Invasive Species Compendium

Detailed coverage of invasive species threatening livelihoods and the environment worldwide

Abstract

The effect of handling under anaesthetic on the recapture rate of wild ship rats (Rattus rattus).

Abstract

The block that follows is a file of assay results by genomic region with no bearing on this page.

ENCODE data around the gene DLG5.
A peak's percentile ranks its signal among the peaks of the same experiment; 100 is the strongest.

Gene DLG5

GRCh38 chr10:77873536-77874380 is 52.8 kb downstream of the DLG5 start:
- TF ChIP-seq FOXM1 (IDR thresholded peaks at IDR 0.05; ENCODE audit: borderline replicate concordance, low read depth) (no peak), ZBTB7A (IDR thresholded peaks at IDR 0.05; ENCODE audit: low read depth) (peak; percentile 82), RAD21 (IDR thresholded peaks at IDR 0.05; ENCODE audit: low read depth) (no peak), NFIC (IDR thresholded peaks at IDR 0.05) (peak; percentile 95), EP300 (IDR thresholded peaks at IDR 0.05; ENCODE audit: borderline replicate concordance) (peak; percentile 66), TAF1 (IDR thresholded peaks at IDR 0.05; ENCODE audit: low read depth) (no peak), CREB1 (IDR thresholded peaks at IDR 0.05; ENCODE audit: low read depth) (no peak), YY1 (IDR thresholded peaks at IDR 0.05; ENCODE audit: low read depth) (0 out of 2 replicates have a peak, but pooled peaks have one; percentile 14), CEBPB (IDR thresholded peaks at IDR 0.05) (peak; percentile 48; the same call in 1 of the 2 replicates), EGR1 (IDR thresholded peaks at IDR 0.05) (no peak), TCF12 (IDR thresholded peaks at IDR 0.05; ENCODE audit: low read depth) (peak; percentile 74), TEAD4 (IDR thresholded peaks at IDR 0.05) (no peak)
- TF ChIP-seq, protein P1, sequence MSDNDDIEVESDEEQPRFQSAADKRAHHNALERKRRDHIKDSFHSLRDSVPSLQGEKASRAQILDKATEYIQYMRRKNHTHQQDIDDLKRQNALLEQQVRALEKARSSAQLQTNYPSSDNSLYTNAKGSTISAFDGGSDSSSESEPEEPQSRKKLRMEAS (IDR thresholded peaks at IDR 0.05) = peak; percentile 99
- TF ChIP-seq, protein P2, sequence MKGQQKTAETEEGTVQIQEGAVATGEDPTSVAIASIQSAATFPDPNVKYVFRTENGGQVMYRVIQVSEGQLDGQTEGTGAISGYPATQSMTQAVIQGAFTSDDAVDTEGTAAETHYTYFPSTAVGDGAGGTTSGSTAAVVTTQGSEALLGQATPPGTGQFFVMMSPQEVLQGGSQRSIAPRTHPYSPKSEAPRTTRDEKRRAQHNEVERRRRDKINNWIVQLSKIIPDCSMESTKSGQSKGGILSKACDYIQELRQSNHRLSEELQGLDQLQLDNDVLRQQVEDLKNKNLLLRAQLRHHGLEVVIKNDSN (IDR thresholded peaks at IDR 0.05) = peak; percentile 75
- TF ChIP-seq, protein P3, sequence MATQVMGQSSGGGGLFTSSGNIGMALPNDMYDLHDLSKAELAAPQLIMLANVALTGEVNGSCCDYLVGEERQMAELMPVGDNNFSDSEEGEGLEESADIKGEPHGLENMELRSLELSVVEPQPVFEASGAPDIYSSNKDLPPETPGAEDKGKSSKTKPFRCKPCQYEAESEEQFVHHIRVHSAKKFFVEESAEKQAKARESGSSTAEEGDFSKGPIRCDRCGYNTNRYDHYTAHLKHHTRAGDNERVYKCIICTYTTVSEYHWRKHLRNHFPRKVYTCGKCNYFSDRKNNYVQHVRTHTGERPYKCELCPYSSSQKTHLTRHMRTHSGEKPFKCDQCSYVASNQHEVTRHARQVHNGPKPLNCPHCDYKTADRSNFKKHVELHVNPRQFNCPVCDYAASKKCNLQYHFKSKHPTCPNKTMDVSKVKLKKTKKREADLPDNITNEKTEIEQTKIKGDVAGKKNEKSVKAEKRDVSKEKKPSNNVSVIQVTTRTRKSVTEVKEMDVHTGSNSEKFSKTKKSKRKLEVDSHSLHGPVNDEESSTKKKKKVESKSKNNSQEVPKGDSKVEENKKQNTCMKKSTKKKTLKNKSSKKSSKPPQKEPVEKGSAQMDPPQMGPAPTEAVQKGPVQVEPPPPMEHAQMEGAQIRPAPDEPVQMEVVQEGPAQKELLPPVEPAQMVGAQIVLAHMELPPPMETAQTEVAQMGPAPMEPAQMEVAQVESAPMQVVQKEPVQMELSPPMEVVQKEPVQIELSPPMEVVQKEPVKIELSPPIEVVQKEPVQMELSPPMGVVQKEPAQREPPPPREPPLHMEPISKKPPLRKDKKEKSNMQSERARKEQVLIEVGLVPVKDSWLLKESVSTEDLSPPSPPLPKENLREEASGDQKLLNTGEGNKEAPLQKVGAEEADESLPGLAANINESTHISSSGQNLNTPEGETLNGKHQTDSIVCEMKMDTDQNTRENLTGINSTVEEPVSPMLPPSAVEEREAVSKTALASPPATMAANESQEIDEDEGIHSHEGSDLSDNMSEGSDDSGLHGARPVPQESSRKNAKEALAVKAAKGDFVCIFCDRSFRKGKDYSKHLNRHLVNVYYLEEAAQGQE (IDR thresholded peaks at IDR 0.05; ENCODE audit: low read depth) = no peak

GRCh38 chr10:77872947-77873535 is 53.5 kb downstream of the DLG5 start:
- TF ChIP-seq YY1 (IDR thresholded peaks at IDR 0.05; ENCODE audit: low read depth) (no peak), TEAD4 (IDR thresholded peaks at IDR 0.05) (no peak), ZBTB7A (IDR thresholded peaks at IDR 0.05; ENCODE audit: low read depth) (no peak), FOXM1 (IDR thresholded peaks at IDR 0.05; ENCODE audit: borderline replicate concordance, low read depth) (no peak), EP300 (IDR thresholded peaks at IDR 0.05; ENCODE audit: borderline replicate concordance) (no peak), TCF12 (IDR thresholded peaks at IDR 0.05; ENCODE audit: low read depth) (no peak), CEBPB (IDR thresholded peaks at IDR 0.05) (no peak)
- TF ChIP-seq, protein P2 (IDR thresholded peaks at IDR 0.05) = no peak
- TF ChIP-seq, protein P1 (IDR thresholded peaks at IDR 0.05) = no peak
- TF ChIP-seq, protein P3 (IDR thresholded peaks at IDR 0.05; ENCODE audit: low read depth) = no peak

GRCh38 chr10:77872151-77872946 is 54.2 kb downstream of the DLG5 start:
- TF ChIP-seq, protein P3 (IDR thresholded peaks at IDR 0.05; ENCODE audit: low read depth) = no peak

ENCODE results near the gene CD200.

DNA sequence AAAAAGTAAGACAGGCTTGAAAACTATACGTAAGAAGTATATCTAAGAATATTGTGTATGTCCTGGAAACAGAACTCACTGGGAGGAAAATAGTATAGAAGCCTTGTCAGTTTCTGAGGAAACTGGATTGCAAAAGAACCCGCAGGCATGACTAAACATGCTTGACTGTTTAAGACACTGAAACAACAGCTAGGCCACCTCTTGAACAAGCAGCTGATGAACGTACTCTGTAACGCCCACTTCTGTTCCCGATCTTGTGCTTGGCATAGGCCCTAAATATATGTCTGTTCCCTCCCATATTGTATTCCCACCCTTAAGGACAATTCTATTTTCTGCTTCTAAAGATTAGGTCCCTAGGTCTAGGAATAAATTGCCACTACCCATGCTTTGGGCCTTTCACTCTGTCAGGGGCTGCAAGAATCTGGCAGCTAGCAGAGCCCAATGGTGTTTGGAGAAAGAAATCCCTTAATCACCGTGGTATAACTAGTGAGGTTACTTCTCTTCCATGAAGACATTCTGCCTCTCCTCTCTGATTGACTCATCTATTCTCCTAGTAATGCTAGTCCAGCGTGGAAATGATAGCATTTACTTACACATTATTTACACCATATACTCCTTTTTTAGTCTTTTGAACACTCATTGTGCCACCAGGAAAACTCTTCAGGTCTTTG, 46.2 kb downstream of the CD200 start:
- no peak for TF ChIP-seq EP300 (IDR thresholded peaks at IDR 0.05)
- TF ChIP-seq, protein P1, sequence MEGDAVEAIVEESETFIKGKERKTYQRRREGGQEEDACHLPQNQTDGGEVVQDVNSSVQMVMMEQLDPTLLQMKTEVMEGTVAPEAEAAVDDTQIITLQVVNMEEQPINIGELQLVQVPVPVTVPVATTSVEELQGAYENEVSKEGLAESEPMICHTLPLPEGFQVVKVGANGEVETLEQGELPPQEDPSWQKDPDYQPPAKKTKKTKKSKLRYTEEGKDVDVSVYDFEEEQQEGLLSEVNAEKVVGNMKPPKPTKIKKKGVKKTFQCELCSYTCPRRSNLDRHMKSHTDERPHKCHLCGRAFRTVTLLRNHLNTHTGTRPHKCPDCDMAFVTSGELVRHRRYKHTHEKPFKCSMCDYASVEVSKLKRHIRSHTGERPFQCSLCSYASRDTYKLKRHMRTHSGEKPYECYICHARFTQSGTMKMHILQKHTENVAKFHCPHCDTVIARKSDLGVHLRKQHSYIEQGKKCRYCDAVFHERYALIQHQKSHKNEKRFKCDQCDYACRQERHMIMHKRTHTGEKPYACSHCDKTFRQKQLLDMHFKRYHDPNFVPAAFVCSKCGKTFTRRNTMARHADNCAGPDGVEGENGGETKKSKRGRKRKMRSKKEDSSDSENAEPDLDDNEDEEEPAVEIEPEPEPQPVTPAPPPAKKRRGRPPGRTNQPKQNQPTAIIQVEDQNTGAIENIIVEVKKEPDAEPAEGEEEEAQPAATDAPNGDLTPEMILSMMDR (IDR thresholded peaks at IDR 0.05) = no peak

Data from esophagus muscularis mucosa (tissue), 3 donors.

This paper describes a two-part study of small predators in New Zealand forests. First, during 12 days of live-trapping, 31 wild ship rats were captured, tagged and released: 9 were handled while anaesthetised using halothane and 22 were handled while conscious using gloves. There was a significant difference between the two groups of ship rats in live-recapture rate: 4 out of 9 rats that had been handled while anaesthetised were recaptured alive, compared with 0 of 22 that were handled while conscious. Second, during 12 days of removal-trapping, 23 ship rats were killed, of which 6 were tagged, including 4 of the 9 that had been previously handled while anaesthetised (2 of which had also been recaptured alive during the live-trapping) and 2 that had previously been handled while conscious. These observations have implications for the statistical estimation of population density from capture-mark-recapture data and for the development of protocols for minimising stress in captured animals, especially nocturnal species released from traps in daylight.